As the title suggests, it’s a pretty dark piece. He had a pretty rough life and this song is a representation of that. It may sound simple at first, but it’s a challenging one to perform. Additionally, it holds historical value.
7. Dust in the Wind by Kansas
Going back to the 1970s, Kansas’ “Dust in the Wind” is an absolute classic. There are two great things about this song. First, it’s a great choice for a solo performer since all it requires is an acoustic guitar and vocals. Secondly, fans of various genres love it.
It may, however, be a bit challenging to beginners. It’s all pretty much fingerpicking. So you have to make it all work with your singing.
8. Shape of My Heart by Sting
Although the studio version has additional instruments, “Shape of My Heart” can also work with just the guitar. Again, we have a piece that might get tricky in a few places. But it’s definitely worth learning and making it a part of your setlist.
9. Bron-Y-Aur Stomp by Led Zeppelin
Led Zeppelin has a few interesting acoustic pieces in their discography. But from the Jimmy Page and Robert Plant duo, I’d single out “Bron-Y-Aur Stomp” as one of the best choices.
This one shouldn’t be that difficult to perform even if you do guitars and vocals by yourself. Additionally, it’s an upbeat tune.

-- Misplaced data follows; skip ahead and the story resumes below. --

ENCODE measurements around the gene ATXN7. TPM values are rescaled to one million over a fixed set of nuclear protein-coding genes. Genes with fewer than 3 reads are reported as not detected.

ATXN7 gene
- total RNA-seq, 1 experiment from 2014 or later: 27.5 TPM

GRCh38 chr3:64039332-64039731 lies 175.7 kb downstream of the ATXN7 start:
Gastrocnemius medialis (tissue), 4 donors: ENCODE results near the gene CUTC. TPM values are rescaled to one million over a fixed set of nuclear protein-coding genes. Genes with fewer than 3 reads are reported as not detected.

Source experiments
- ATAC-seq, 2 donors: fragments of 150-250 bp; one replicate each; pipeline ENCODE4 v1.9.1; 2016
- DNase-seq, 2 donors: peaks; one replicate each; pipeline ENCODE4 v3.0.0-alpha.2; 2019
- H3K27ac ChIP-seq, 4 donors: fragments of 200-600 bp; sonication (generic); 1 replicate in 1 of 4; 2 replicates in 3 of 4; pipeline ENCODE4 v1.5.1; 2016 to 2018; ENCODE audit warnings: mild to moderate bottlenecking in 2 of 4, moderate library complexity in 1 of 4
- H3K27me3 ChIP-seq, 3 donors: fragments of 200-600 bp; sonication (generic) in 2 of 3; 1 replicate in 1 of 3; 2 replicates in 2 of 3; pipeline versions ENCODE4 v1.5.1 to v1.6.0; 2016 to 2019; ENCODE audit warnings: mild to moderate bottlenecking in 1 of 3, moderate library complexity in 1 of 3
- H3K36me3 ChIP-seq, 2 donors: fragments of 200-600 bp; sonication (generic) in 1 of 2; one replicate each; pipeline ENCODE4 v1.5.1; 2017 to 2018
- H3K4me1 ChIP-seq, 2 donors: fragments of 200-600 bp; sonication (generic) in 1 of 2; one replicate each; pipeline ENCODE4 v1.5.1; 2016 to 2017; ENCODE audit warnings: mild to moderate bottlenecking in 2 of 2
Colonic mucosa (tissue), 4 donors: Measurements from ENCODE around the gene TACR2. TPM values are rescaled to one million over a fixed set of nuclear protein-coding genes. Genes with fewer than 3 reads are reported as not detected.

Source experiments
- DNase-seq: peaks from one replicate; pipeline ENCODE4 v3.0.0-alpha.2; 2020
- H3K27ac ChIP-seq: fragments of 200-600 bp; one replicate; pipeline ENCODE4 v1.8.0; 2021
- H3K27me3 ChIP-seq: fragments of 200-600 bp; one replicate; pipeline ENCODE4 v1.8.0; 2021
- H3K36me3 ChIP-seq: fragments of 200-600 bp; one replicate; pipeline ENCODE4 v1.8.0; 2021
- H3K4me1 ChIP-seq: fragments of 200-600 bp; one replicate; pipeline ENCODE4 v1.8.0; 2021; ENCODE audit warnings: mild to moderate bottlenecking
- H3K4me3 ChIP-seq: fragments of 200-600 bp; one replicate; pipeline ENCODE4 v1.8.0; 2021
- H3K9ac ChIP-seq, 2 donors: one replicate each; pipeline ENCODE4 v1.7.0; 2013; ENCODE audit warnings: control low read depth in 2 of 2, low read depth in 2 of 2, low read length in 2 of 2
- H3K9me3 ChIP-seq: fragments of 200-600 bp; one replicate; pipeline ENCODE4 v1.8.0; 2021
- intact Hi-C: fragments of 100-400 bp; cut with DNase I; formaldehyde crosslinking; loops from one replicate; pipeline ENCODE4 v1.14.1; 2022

You just need to bear in mind that this is in open F tuning. So going from the bottom to the top string it’s C-F-C-F-A-C. Although it may seem unusual, it makes the piece easier to perform.
10. Layla by Eric Clapton
Although the original was with a full band and electric instruments, “Layla” sounds great with just one acoustic guitar. It wasn’t unusual for Clapton himself to perform it unplugged as well.
What makes this song so great is its chord progression. And you can always perform it by just strumming the chords. But the most important thing is that this is a classic rock piece. You can’t go wrong with it.
11. Classical Gas by Mason Williams
This may be one of the more challenging pieces on acoustic guitar. However, it’s a piece that you should consider conquering. It’s that one instrumental piece that lets you showcase technical skills. But at the same time, it’s also a crowd-pleaser.
Mason Williams wrote the piece, releasing it in 1968. Tommy Emmanuel made it even more popular with his solo performance. I suggest that you check out both of these versions.
12. Chaconne in D-Minor for Solo Violin, Arranged for Guitar by J.S. Bach
Lastly, I want to include one very challenging piece by J.S. Bach. This may feel a bit odd among those other songs. But if you want an ultimate challenge, try out his Chaconne in D minor.
Bach wrote this piece for solo violin. It’s the fifth movement of his great Partita in D minor. But in the 1930s, classical guitar master Andrés Segovia rearranged it for classical guitar. Since then, it saw countless reinterpretations for our favorite 6-string instruments.
But if you decide to give this one a try, please be aware. It’s an ultimate challenge, especially with all the nuanced dynamics.
Best Solo Acoustic Songs: Conclusion
I hope this post has given you some good ideas of potential songs to learn in this category.
And if you’re looking for other song lists on this blog, check out:
Lastly, if you have questions about this or another guitar-related subject, feel free to let me know in the comments below!